Rosslyn-Based Bitpath Reinvents TV Broadcasting Technology In The Internet Age


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Based in Rosslyn Bitpath is working to deploy a 21st century use for a mid-century technology: television broadcasting.

The company claims that the architecture used by TV stations to broadcast their programming can also support secure and efficient transmission of data. After all, TV and radio broadcasters and mobile phone service providers all send information wirelessly in the same way, using radio frequency spectrum.

“We are trying to be innovative and smart about how the radio frequency spectrum is used,” said John Hane, president of the startup.

The ability to reuse broadcast television for data services already has the approval of the Federal Communications Commission, which regulates broadcast airwaves. But broadcasters have yet to jump on the new technology because they are too small and too decentralized – relatively speaking – to do research and development and deliver the services nationwide, Hane said.

Bitpath was founded to do just that, he said. The startup is developing a platform made up of a nationwide network of TV channels and aims to market it to companies that could benefit from better and more secure data services. Bitpath is funded by big players in the TV industry, Sinclair Broadcast Group and Nexstar Media Group, who want to deploy this technology.

And Hane said Bitpath may be fully operational soon.

” We will be launch services next year, ”said the president.

The Bitpath logo (courtesy Bitpath)

This streaming innovation comes as more and more “smart” devices come online competing for fast, high-quality data streaming, while the major mobile service providers are coming online. the deployment of 5G to meet the growing demand for data. But no matter how fast these networks are, networks still have to transmit data through individual streams, which Hane says slows things down.

“The good thing about the broadcast architecture is that it never slows down,” he said. “This frees up the cellular network to be used for critical uses that can only be done this way.”

People turn to the Internet, even when broadcasting makes more sense – for example, broadcasting a big sporting event – because they are used to the personalization offered by the Internet. Bitpath’s innovations integrate delivery efficiency with Internet personalization, Hane said.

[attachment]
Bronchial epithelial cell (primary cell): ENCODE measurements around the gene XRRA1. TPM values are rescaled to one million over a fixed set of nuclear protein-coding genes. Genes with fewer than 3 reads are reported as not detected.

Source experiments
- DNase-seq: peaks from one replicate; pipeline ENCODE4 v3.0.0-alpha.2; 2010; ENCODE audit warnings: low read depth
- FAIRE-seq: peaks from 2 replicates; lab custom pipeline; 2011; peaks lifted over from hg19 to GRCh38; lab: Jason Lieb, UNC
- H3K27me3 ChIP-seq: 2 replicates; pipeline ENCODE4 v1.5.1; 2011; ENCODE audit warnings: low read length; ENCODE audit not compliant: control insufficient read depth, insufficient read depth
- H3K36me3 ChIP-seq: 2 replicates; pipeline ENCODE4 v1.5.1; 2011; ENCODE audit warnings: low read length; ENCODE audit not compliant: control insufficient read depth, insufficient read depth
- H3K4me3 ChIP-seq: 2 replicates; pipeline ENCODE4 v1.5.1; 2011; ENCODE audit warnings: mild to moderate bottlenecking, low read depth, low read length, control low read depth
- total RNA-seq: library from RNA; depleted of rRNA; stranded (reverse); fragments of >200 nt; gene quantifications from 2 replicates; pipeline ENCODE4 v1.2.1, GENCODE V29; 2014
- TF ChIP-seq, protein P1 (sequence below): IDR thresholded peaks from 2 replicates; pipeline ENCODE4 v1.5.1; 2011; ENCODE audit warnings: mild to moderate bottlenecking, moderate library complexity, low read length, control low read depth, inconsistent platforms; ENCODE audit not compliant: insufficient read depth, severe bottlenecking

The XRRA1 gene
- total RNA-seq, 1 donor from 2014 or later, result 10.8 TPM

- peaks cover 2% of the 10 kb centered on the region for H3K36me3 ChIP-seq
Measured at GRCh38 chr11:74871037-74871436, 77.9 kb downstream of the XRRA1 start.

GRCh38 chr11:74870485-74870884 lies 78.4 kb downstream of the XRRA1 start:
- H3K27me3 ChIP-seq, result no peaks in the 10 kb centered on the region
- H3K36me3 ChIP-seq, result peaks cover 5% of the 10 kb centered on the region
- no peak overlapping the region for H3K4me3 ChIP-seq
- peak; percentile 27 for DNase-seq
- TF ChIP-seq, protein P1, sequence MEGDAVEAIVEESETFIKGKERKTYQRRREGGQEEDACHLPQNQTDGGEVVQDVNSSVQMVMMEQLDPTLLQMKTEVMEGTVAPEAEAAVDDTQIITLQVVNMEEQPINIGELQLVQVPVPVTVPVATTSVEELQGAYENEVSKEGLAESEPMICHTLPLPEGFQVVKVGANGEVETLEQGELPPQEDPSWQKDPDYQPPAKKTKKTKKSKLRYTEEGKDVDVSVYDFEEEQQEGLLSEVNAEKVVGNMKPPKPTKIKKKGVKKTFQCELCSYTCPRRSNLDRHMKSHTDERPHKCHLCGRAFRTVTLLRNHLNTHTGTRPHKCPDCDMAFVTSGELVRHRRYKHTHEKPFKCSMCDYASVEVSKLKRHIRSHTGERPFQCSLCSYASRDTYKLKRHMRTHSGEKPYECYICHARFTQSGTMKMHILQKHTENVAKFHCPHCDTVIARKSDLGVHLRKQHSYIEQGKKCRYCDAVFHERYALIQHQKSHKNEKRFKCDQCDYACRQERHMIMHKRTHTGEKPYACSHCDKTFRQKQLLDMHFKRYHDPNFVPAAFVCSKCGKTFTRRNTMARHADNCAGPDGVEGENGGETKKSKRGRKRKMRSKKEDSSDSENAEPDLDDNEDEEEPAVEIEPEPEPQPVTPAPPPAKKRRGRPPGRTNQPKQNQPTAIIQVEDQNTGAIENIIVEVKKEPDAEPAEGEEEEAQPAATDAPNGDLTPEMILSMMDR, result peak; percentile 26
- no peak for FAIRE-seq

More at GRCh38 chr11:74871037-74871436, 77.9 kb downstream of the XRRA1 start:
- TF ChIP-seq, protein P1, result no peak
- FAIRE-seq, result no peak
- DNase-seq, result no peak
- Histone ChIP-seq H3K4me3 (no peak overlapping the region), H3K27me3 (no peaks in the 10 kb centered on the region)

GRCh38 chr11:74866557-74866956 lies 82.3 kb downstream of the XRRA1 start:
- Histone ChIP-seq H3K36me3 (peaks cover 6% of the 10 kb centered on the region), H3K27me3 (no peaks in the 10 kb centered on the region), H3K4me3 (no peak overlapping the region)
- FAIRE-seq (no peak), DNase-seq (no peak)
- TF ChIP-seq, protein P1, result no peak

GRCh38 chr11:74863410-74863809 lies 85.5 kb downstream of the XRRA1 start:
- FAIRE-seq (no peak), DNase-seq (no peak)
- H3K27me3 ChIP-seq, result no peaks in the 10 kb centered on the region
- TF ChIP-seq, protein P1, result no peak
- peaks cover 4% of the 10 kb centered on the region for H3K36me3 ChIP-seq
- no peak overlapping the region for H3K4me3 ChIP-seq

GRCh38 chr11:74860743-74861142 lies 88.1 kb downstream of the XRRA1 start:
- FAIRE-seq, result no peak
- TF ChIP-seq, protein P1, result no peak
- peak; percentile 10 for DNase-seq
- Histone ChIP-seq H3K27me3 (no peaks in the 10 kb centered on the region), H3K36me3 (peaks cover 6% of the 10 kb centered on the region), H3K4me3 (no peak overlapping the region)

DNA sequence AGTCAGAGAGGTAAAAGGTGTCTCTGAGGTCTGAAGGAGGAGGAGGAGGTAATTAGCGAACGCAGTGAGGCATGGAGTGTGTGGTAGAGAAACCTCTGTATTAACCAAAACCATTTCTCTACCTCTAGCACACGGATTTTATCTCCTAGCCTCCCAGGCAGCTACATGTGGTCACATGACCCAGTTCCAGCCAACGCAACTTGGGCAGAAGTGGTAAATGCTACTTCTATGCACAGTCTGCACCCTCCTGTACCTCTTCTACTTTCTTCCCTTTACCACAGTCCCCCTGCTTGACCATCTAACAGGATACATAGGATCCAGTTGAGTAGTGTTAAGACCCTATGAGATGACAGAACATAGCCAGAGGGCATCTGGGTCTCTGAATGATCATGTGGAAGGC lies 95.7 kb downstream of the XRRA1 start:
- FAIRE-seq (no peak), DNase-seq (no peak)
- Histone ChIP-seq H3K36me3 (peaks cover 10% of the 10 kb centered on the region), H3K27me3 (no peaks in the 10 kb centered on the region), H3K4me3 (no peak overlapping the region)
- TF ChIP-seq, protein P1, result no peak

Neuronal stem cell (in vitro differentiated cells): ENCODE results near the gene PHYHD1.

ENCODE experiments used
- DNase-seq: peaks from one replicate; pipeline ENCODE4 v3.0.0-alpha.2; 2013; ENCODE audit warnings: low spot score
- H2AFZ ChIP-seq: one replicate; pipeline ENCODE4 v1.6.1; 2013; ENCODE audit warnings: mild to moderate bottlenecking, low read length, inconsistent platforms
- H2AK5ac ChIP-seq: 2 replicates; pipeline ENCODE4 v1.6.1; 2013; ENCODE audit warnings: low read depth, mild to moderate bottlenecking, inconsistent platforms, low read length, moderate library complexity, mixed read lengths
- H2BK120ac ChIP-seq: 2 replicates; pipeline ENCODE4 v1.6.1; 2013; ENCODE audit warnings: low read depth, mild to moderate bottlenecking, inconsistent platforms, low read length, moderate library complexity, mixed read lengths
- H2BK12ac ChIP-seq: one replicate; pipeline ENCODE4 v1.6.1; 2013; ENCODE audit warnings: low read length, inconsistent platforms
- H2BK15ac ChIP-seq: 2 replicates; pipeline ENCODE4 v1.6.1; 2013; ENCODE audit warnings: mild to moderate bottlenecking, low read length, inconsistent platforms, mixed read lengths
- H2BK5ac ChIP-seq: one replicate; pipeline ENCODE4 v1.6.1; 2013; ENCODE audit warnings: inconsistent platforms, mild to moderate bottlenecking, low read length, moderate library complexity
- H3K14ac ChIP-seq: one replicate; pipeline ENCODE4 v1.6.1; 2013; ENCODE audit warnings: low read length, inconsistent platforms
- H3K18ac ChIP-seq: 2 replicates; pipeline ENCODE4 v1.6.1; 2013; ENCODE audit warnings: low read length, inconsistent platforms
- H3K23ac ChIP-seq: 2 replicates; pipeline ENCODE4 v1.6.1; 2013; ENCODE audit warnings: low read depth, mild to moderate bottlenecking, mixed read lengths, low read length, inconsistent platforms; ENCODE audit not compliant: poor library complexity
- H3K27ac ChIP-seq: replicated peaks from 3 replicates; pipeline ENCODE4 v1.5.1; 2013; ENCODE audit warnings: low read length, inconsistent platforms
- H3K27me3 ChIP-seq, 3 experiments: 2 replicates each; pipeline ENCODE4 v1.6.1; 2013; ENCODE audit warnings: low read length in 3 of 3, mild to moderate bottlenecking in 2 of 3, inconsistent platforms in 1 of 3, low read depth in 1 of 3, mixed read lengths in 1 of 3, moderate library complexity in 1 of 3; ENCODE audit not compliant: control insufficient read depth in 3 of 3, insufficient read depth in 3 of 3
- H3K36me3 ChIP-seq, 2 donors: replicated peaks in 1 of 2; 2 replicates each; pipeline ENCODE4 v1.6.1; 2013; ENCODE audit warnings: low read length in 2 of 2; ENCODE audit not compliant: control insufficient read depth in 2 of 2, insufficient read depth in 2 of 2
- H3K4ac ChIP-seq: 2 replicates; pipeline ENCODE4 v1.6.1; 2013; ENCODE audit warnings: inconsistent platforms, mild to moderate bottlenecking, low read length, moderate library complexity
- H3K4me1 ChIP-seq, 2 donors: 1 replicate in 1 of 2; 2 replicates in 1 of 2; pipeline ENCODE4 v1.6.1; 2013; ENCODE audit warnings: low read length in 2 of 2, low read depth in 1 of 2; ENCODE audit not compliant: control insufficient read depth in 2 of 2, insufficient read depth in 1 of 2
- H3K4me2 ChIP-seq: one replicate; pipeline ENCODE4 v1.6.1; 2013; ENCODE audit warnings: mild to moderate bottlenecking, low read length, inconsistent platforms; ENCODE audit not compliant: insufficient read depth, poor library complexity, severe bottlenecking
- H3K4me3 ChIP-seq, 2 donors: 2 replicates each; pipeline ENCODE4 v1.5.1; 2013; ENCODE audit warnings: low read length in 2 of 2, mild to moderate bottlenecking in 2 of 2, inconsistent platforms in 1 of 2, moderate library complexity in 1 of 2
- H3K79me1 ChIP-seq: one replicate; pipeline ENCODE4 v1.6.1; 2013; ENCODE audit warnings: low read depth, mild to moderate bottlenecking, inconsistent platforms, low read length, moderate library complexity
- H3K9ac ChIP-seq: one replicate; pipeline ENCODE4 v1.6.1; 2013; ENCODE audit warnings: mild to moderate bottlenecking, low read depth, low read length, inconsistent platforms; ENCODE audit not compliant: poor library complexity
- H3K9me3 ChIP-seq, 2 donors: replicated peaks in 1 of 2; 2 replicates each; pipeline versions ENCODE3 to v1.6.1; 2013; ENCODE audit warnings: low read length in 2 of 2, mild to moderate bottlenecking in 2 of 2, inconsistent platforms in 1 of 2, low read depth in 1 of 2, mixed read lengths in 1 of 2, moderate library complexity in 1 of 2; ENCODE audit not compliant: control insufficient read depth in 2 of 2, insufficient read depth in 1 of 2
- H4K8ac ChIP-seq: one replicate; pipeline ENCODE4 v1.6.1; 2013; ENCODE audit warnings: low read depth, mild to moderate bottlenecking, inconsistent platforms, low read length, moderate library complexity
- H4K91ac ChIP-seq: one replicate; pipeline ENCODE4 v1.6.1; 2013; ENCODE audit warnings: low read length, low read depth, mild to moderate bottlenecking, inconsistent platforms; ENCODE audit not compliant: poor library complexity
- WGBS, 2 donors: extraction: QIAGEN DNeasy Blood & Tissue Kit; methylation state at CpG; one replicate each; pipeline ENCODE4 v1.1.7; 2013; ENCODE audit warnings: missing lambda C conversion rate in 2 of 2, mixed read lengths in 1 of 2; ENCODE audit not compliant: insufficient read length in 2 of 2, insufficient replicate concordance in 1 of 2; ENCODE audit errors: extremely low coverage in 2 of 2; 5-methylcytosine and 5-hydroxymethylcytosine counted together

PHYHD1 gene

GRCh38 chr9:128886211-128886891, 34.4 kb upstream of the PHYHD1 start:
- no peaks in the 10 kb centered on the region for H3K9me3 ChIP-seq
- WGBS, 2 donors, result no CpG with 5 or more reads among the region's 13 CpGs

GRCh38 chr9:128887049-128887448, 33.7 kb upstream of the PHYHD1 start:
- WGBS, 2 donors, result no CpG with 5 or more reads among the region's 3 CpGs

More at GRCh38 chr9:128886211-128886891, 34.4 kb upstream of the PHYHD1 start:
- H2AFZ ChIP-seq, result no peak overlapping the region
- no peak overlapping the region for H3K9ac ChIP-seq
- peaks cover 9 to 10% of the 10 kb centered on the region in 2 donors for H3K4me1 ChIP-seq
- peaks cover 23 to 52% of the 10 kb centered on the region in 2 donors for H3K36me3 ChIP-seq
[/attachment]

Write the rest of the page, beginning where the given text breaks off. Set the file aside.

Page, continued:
Consumers will one day see the technology in action in various ways, he said. Regional TV channels will be able to broadcast political advertisements or more personalized weather alerts. GPS resolution on devices will become more precise, improving the ability of a navigation application to locate a driver and therefore the quality of directions. And the security can be improved for some applications.

“You associate the television channels with the provision of television. That’s the majority of what they’re going to do, but a small part of their capacity can provide some amazing new services, ”Hane said.

Hane says mobile service providers have been able to lead the way in this territory because they weren’t as regulated as TV broadcasting.

“Cellular networks have grown so quickly because there has been so much investment in them,” Hane said. “We use them for just about everything, even when we don’t realize it doesn’t make the best economic sense. “

For Bitpath’s project to work, it needs to ensure that the hardware is consistent enough for e-commerce companies, automakers, and banks to buy it.

“They will want fully developed services and a platform that works the same everywhere,” he said. “They will have a point of contact, a set of standards, a set of operations and a point of support, but the capacity actually includes stations across the country owned by 20 different owners.”


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